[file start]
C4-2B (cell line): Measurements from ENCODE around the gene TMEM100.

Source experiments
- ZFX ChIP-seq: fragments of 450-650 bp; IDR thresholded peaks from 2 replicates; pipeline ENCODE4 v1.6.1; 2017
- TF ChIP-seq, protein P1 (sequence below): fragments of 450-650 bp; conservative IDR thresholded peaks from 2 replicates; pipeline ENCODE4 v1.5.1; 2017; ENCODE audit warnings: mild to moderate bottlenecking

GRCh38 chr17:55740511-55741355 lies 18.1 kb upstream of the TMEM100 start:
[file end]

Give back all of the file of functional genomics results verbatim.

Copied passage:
C4-2B (cell line): Measurements from ENCODE around the gene TMEM100.

Source experiments
- ZFX ChIP-seq: fragments of 450-650 bp; IDR thresholded peaks from 2 replicates; pipeline ENCODE4 v1.6.1; 2017
- TF ChIP-seq, protein P1 (sequence below): fragments of 450-650 bp; conservative IDR thresholded peaks from 2 replicates; pipeline ENCODE4 v1.5.1; 2017; ENCODE audit warnings: mild to moderate bottlenecking

GRCh38 chr17:55740511-55741355 lies 18.1 kb upstream of the TMEM100 start: